The answer must lie in what is called euphony, or what I remember being called vowel harmony when I was trying to learn some Turkish: the agreeability of the rounded 'o' sounds in 'behold the fowls', and the same with the short 'i' sounds in 'consider the lilies'. As against that there's the possibility of combining assonance and alliteration in the phrase 'Behold the flowers of the field, how they grow', which does make for a consistent music, but for pretty and perishing lilies it's perhaps a bit heavy.

However, in the parallel passage in Luke, he has 'mark well the ravens' and 'consid- er the lilies' in 1525, and changes this to 'consider the ravens' and 'consider the lilies'. The repetition he resists in Matthew he seems to prefer in Luke, and I'm not sure where that leaves my case.

I don't think I can prove anything from this other than the fact that Tyndale was acutely conscious of the need for certain lyrical effects, and that in his successive versions he was attending more to the sound, having got the sense more or less right. We might even suppose that he would have gone on to make many of the changes others did make, given the chance. But even so, such changes would have been refinements for the ear, and to remove clumsiness. An example of that is at the end of our passage. In the 1525 text we have 'Care not therefore for the day following. For the day following shall care for itself. Each days trouble is sufficient for the same self day.' Had Tyndale's New Testament been like that throughout, we would not be holding this conference today. But it must have cost him little trouble to amend it to 'Care not then for the morrow, but let the morrow care for itself: for the day present hath ever enough of his own trouble'; which is commoner English, kinder, and much more pithy.

Two other changes are made in the second edition. 'What raiment ye shall wear' is simplified to the more homely 'what ye shall put on', which avoids the repetition of 'raiment'. And 'Are ye not better then they?' is intensified to 'Are ye not much better than they?'

What has Tyndale achieved here as a writer? Well, in terms of invention, nothing: the sense and the structure, the rhetoric and imagery are all given. What Tyndale has made is a passage of beauty and power and clarity, pleasing both to the mind and to the ear. It is convincing, with that authority Jacob was looking for. And that authority is arrived at by the same art that makes masterpieces of literary invention. In the next seventy seven years some of Tyndale's phrasing no doubt needed updating; in any case new fashions would suggest alterations. 'Stackered', for example, yields place to the 'staggered' we still use. This happened even less in the next three hundred years, so it is only the odd word that the R.S.V. revises. But the fact that this text has lasted so substantially should not persuade us that Tyndale saw it as a finished work. I am sure that the process we have witnessed above is one that the translator would have continued. I am sure he would have consented to that dictum of Max Jacob: 'One does as much as one can: and if you can do more you should.'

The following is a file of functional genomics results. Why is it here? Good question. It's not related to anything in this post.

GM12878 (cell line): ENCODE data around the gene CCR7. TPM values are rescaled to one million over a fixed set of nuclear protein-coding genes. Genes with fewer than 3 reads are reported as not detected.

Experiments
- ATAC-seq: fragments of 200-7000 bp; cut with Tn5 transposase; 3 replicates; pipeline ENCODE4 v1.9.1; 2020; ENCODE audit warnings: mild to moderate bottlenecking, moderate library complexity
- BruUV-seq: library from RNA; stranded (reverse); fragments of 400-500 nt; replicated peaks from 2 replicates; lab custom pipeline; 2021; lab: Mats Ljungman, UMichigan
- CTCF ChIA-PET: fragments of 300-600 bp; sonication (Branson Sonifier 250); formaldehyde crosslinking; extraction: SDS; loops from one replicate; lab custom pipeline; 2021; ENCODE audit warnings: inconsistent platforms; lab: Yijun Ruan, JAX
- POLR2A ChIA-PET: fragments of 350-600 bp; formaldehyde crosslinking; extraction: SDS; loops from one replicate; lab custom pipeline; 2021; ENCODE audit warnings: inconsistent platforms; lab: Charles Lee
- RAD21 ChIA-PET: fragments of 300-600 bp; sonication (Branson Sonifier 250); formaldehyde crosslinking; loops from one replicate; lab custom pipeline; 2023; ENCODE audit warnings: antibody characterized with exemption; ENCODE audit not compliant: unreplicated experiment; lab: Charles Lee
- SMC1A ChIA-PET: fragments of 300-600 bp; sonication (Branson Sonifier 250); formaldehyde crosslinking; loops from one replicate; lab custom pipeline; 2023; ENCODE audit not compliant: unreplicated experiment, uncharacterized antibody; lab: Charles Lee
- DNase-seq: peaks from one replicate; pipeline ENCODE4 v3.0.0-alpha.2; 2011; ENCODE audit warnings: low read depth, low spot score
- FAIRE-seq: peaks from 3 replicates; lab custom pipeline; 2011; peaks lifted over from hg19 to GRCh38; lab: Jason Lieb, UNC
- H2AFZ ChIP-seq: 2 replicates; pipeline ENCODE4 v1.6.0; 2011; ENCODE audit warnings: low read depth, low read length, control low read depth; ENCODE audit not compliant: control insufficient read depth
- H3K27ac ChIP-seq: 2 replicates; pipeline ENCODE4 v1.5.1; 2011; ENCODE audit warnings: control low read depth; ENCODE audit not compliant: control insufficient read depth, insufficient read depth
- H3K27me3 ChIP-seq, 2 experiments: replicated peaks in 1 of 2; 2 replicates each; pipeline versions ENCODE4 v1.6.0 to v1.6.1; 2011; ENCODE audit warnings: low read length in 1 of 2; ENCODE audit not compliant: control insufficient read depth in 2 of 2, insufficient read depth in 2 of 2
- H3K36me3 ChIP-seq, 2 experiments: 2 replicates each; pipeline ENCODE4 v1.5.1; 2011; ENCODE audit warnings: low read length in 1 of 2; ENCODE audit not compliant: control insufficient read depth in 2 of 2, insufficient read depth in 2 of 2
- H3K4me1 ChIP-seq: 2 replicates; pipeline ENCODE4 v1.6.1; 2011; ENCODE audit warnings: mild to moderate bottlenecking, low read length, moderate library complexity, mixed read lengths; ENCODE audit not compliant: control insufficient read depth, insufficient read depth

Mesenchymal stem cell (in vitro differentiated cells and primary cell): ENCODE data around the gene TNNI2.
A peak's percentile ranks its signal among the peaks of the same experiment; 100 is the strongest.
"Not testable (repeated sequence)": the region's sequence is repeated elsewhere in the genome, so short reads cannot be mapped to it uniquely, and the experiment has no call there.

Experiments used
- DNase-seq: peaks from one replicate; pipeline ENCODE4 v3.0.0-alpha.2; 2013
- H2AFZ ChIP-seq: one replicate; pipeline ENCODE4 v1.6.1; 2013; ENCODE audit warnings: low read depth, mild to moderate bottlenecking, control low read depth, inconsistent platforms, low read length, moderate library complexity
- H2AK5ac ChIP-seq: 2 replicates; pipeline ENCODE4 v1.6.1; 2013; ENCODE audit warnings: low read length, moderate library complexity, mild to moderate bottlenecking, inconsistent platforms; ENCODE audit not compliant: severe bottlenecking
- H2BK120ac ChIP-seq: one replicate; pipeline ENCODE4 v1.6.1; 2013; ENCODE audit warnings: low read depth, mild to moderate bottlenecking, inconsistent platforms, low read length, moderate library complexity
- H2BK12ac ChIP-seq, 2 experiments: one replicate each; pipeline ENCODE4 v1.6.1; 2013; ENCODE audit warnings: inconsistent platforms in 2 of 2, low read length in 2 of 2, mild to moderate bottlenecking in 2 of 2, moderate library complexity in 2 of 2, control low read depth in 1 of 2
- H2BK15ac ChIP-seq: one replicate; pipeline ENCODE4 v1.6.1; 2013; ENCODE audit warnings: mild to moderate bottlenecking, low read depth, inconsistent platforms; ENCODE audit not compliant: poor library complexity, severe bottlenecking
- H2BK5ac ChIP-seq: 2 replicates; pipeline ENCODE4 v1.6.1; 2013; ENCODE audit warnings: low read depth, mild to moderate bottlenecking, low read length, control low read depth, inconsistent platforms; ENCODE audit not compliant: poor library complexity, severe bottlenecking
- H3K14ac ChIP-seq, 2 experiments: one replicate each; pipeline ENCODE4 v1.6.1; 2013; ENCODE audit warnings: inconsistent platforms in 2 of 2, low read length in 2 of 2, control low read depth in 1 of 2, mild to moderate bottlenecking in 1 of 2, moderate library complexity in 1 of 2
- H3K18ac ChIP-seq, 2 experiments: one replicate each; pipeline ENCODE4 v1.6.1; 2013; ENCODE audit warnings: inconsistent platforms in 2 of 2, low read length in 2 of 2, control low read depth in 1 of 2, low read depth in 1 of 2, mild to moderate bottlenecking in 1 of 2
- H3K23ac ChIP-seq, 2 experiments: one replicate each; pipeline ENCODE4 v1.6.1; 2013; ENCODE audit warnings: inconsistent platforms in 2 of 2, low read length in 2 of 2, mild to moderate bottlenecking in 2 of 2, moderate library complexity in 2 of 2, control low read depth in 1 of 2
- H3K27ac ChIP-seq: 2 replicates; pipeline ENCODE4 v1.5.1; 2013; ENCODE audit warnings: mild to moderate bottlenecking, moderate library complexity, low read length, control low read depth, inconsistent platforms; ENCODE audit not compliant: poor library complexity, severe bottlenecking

Most translation, and all translation of ancient texts, depends on two chancy elements, guesswork (that is, what is the text's meaning?) and judgement (that is, what can I best use to render that meaning?). Earlier we looked with Dr Richard Marsden at the celebrated britches in Eden. All the translators had the same problem. Tyndale fared no better with his aprons than others that were laughed at for their breeks, which of course doesn't sound funny any more. Aprons anyway sounds delightfully old fashioned since even grandmas don't wear them now. So what do we choose? Loincloths introduce Adam and Eve as Tarzan and Jane, which is fine and primitive, except that the element of shame is missing from the noble savages' indulgence in clothing. Much better is 'something to hide their pudenda', which gets the fact that their 'privities' are newly shameful, but the phrase is far too clinical for Eden. We could suggest 'knickers' as a possibility. What's reaction to that? Far too risqué for Bible-write? But isn't that the attitude you deplore in the A.V. line, and why Tyndale is applauded? Besides, the comicality we associate with the word 'knickers', and why we like the word so much, is exactly appropriate: Adam and Eve when naked in Eden were grand; now in knickers they look rather silly.

I raise the question to highlight what must go on — guessing what the old text was getting at, and then finding a word that will allow as many of the colours as the thing needs. I'm going to leave the problem of the mot juste with you, and I imagine it will be with for the rest of your lives.